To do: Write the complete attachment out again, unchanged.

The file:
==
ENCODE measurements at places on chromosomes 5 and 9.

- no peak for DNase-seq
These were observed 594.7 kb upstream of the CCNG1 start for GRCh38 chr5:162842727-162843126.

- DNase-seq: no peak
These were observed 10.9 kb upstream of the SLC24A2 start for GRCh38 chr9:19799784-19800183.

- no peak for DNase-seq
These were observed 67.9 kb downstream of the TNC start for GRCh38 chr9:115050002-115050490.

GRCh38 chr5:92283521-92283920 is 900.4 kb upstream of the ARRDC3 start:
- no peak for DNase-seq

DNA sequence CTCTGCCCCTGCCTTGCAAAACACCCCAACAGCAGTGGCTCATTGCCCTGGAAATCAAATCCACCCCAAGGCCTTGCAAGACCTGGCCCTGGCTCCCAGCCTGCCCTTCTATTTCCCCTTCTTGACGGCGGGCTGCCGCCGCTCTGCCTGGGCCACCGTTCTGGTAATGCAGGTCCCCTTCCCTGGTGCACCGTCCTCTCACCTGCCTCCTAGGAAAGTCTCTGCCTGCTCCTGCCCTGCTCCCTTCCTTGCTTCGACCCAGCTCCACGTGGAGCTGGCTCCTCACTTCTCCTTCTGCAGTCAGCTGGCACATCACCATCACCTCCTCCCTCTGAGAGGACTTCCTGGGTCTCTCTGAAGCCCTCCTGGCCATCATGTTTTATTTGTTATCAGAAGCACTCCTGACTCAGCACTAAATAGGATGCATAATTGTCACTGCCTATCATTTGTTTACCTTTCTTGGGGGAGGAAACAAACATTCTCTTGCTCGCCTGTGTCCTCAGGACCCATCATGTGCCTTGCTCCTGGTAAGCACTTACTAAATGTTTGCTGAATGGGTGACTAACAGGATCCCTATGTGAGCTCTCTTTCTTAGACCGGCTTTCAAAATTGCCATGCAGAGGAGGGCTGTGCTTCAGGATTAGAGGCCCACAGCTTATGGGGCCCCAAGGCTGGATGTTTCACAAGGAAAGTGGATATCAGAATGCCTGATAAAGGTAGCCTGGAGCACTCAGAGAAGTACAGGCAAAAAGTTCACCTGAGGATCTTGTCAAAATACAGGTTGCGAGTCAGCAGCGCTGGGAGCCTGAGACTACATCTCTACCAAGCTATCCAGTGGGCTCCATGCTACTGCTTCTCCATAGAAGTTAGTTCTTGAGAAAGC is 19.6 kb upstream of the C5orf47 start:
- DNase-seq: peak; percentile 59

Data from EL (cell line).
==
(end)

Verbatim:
ENCODE measurements at places on chromosomes 5 and 9.

- no peak for DNase-seq
These were observed 594.7 kb upstream of the CCNG1 start for GRCh38 chr5:162842727-162843126.

- DNase-seq: no peak
These were observed 10.9 kb upstream of the SLC24A2 start for GRCh38 chr9:19799784-19800183.

- no peak for DNase-seq
These were observed 67.9 kb downstream of the TNC start for GRCh38 chr9:115050002-115050490.

GRCh38 chr5:92283521-92283920 is 900.4 kb upstream of the ARRDC3 start:
- no peak for DNase-seq

DNA sequence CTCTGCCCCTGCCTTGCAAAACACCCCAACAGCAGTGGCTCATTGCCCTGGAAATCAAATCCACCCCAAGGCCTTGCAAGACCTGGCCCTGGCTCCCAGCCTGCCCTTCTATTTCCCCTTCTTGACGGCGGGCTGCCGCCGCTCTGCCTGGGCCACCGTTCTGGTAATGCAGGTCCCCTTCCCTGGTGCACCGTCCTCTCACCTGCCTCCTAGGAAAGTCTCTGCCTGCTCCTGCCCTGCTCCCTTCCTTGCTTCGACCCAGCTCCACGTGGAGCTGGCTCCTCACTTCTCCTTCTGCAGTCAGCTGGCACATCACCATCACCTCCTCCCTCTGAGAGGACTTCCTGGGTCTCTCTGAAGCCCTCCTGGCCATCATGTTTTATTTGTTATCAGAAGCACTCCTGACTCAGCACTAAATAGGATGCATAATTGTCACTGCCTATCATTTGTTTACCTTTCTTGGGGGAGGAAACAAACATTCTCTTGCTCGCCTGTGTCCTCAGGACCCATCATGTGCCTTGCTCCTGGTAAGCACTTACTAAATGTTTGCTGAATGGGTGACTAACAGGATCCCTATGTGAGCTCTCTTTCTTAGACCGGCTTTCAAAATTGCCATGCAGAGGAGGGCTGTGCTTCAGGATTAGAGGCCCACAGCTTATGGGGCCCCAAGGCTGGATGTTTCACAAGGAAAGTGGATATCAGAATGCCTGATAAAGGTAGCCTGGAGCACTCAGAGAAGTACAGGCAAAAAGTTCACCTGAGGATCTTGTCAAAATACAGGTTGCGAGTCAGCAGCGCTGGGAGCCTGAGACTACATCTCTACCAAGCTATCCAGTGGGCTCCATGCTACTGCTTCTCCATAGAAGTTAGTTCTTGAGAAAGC is 19.6 kb upstream of the C5orf47 start:
- DNase-seq: peak; percentile 59

Data from EL (cell line).